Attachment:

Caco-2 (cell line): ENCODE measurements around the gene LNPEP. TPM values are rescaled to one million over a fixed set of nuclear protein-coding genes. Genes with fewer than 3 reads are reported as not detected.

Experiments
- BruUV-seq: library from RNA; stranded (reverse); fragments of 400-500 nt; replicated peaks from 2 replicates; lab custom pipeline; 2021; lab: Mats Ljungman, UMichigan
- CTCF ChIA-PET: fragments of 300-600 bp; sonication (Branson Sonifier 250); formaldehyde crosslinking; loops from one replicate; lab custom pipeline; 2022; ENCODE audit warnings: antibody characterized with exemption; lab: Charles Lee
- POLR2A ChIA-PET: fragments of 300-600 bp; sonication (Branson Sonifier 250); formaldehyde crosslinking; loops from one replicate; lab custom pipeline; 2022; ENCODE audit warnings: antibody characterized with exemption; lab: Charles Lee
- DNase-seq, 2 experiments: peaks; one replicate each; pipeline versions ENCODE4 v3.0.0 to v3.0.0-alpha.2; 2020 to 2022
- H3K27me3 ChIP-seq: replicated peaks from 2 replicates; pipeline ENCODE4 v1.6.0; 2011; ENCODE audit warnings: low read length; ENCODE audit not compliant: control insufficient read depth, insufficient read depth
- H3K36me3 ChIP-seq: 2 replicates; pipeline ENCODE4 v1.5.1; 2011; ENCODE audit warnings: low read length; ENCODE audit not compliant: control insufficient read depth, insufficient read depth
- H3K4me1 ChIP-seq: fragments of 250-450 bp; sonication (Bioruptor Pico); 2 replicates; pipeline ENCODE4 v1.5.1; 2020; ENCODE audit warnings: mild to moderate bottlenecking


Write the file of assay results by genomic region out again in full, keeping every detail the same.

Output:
Caco-2 (cell line): ENCODE measurements around the gene LNPEP. TPM values are rescaled to one million over a fixed set of nuclear protein-coding genes. Genes with fewer than 3 reads are reported as not detected.

Experiments
- BruUV-seq: library from RNA; stranded (reverse); fragments of 400-500 nt; replicated peaks from 2 replicates; lab custom pipeline; 2021; lab: Mats Ljungman, UMichigan
- CTCF ChIA-PET: fragments of 300-600 bp; sonication (Branson Sonifier 250); formaldehyde crosslinking; loops from one replicate; lab custom pipeline; 2022; ENCODE audit warnings: antibody characterized with exemption; lab: Charles Lee
- POLR2A ChIA-PET: fragments of 300-600 bp; sonication (Branson Sonifier 250); formaldehyde crosslinking; loops from one replicate; lab custom pipeline; 2022; ENCODE audit warnings: antibody characterized with exemption; lab: Charles Lee
- DNase-seq, 2 experiments: peaks; one replicate each; pipeline versions ENCODE4 v3.0.0 to v3.0.0-alpha.2; 2020 to 2022
- H3K27me3 ChIP-seq: replicated peaks from 2 replicates; pipeline ENCODE4 v1.6.0; 2011; ENCODE audit warnings: low read length; ENCODE audit not compliant: control insufficient read depth, insufficient read depth
- H3K36me3 ChIP-seq: 2 replicates; pipeline ENCODE4 v1.5.1; 2011; ENCODE audit warnings: low read length; ENCODE audit not compliant: control insufficient read depth, insufficient read depth
- H3K4me1 ChIP-seq: fragments of 250-450 bp; sonication (Bioruptor Pico); 2 replicates; pipeline ENCODE4 v1.5.1; 2020; ENCODE audit warnings: mild to moderate bottlenecking